Florida’s Stand Your Ground Law No Help For Black Woman Sentenced To 20 Years Jail For Firing Warning Shot On Abusive Husband

- By Bossip Staff

We don’t understand how the state allows criminals like George Zimmerman and Casey Anthony to run around free while putting a woman who hasn’t killed or even injured anyone behind bars for 20 years.

Marissa Alexander, the 31-year-old Florida woman who fired what her family calls a warning shot at her abusive husband, was sentenced Friday morning to 20 years in prison.

Alexander was convicted of three counts of aggravated assault with a deadly weapon for firing into a wall near her husband and his two young children at their Jacksonville home in 2010. Alexander has maintained that she wasn’t trying to hurt anyone and that she was standing her ground against a man who had over the course of nearly a year punched and choked her on several different occasions. Alexander says that she believed she was protected that day under the state’s Stand Your Ground Law, which gives people wide discretion in using deadly force to defend themselves.

A judge and a jury disagreed.

The State Attorney’s Office offered a plea bargain that would have sent Alexander to prison for three years, but she rejected it, hoping to convince a jury that she had been defending herself when she fired the weapon.

Alexander’s case has become the latest battleground in a fight against what Alexander’s supporters call the misapplication of the Stand Your Ground Law and Florida’s mandatory minimum sentencing laws, which offer stiff sentences for crimes involving guns.

According to Florida’s 10-20-Life statutes, anyone who pulls a gun during a crime receives a mandatory 10-year sentence. Firing a gun during the commission of a crime equals a mandatory 20-year sentence. Anyone convicted of shooting and killing another person during a crime is sentenced to 25 years to life in prison.

Alexander, who did not have a criminal record before the shooting, was convicted of felony assault with a gun.

“Florida’s mandatory 10-20-life gun law forced the Court to impose an arbitrary, unjust and completely inappropriate sentence,” said Greg Newburn, Florida project director for Families Against Mandatory Minimums, a group that fights to repeal such laws. “As long as Florida keeps its inflexible gun sentencing laws, we will continue to see cases like Ms. Alexander’s.”

Alexander, a mother of three, and her family have vowed to keep fighting.

Jenkins said the family is currently raising funds to hire another attorney to appeal Alexander’s case.

Angela Corey, the state attorney who oversaw the case against Alexander, said that justice was indeed served and that Alexander was angry and reckless, not fearful, on the night of the shooting. Just because no one was harmed in the incident doesn’t make the shooting any less a punishable crime, Corey said.

“I feel like when someone fires a loaded gun inside of a home with two children standing in the direction where the bullet was fired, we have to have tough laws that say you don’t do that,” Corey told HuffPost. “Justice, with the laws of the state of Florida, was served. But I don’t believe her supporters will ever believe that.”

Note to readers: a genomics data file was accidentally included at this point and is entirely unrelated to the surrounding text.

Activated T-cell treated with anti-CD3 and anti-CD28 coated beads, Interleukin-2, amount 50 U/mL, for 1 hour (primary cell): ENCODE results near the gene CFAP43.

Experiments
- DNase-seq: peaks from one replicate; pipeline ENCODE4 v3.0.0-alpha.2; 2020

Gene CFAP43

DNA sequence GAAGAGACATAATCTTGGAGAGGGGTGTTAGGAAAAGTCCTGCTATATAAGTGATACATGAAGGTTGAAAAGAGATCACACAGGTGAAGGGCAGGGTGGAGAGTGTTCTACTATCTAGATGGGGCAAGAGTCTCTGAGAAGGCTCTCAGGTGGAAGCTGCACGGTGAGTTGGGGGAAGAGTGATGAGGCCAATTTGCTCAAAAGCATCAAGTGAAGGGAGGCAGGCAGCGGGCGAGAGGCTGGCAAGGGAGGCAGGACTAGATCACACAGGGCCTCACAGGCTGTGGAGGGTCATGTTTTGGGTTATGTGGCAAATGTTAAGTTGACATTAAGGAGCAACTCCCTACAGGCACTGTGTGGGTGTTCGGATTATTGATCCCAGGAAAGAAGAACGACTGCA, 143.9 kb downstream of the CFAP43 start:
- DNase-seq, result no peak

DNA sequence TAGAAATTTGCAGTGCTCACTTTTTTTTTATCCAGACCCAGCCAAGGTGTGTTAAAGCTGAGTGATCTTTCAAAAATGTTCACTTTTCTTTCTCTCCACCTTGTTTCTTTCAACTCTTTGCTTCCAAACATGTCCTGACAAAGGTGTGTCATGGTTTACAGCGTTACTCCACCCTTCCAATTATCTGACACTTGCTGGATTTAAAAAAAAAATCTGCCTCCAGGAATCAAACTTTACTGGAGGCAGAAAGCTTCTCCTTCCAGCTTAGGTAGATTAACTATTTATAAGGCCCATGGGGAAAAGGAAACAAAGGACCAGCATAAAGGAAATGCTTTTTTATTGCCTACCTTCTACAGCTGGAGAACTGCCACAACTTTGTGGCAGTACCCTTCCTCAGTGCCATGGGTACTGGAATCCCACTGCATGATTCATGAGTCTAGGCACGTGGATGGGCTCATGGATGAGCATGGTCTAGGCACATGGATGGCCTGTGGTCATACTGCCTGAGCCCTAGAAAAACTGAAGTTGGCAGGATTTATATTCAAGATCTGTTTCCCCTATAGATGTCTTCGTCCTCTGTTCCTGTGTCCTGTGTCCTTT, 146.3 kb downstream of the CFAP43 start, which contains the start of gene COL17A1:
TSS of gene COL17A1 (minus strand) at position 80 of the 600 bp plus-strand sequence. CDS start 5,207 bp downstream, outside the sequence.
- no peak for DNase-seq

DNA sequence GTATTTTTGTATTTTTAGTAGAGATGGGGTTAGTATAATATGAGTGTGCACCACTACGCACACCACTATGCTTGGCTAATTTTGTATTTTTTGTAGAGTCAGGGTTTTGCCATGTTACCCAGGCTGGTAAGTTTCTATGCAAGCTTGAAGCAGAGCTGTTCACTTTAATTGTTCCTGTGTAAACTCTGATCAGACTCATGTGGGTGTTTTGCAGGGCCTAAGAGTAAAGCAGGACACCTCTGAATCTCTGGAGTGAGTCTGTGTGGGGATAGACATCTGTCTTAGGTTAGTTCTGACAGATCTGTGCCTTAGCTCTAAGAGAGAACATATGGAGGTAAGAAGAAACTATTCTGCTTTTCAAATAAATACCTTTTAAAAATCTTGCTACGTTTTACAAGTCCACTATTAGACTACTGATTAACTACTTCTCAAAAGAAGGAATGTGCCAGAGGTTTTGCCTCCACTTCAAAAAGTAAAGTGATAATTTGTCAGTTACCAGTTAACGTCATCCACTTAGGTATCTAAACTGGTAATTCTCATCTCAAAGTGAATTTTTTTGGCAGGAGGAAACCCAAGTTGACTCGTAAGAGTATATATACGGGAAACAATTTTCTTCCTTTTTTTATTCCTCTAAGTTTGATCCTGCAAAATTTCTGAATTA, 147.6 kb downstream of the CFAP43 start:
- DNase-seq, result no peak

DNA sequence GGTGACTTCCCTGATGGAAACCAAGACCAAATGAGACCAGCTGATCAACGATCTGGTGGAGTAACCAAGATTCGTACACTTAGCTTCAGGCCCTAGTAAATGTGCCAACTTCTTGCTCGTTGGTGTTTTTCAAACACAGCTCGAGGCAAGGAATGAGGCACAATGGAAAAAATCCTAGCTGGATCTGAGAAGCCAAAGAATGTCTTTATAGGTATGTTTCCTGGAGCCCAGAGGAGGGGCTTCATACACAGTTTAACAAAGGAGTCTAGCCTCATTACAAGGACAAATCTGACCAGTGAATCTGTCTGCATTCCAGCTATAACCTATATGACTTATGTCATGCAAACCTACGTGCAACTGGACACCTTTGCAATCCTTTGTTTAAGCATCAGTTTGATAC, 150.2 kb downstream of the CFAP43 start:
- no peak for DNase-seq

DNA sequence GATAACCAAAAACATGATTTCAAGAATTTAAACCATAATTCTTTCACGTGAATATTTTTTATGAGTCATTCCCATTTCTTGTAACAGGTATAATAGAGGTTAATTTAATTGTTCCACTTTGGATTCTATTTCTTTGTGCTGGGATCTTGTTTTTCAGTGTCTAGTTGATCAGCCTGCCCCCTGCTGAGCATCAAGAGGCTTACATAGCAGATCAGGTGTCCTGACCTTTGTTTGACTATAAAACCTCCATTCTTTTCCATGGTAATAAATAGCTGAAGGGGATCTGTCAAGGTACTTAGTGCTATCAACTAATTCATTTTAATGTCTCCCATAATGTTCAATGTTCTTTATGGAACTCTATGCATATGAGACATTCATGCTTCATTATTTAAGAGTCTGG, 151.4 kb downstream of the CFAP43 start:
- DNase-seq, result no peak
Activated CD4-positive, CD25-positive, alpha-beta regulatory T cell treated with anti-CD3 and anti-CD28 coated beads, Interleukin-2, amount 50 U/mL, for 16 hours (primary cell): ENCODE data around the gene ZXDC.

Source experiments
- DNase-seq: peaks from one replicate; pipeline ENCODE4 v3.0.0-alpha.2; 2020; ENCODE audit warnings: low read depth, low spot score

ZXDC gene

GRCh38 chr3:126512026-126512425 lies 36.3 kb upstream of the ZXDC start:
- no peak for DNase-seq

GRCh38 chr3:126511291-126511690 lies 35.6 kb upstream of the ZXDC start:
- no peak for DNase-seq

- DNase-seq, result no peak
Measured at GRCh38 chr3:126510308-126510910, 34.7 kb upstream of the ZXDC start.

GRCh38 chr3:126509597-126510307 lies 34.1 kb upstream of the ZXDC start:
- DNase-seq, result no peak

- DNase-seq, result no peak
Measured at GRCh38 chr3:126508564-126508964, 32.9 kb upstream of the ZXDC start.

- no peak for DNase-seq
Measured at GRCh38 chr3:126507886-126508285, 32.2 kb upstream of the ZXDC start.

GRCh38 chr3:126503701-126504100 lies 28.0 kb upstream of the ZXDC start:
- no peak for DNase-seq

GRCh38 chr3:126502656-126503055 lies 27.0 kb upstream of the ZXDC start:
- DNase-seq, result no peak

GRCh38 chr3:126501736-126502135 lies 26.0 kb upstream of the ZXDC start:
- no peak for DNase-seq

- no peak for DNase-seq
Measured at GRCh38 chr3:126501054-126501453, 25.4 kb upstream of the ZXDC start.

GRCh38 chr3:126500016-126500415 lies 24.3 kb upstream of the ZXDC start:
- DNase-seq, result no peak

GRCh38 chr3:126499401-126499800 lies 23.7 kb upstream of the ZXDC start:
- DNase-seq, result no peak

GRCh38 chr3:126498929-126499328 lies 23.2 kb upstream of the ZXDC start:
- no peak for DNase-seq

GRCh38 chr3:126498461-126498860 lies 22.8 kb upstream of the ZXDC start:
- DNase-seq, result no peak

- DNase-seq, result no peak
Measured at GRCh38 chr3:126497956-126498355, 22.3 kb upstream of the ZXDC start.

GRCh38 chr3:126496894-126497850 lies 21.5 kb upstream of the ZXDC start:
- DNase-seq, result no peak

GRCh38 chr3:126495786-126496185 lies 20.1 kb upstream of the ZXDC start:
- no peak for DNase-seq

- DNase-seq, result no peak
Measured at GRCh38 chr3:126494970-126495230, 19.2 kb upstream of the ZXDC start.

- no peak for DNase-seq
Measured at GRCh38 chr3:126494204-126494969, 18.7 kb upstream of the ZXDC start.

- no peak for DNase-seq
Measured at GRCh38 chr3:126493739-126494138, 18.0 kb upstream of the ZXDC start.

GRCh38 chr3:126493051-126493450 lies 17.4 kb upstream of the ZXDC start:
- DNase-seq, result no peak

One by one, Alexander’s family members addressed the court, including Alexander’s mother and father, a sister and a brother who broke down in tears as they talked about their sister and how they believe the system had wronged her.

Alexander’s daughter, Havelin, 11, read from a letter she’d written and questioned “how my mom could be beaten but she’s the one arrested,” according to Lincoln Alexander, the girl’s father and Marissa’s ex-husband.

“That’s the reason why I’m fighting,” Lincoln Alexander told Huffpost. “I’m fighting for my kids … I knew this day was coming and my thoughts were on them. Would they be strong enough?”

If Alexander’s future appeals are unsuccessful, and she serves her full 20-year term in prison, her twins will be 31 years old when she is released. Her youngest will be 22.

“Today was another tough day for them,” Lincoln Alexander said of his kids. “Once they took Marissa away and we walked out of the court and everything was over, that’s when it was toughest.”

On Aug. 1, 2010, a fight between Alexander and her husband, Rico Gray, 36, left her cornered in the couple’s home. She fled into the garage to escape but was trapped behind a jammed door, she stated in court documents. She said she grabbed the gun she kept in the garage, returned to the house and, when Gray threatened to kill her, fired a single shot to ward him off.

Gray ran out of the house with his two sons and called the police. Alexander was arrested and charged. She unsuccessfully invoked her right to stand her ground in court. Alexander’s sentencing comes 435 days after the shooting. It took a jury 12 minutes to find her guilty.

Gray himself admitted in a deposition to abusing “all five of his babies’ mamas except one,” and to hitting Alexander. Alexander’s family and supporters say that Gray’s testimony should not be trusted, because he perjured himself by changing his account of events on the night of the shooting between his early depositions and later court hearings — a claim that was not disputed by Corey, the state attorney.

The crooked justice system in Florida is at work again. Marissa Alexander needs to be freed. We pray she’ll win a successful appeal, she’s already lost two years of her life behind bars. SMH.


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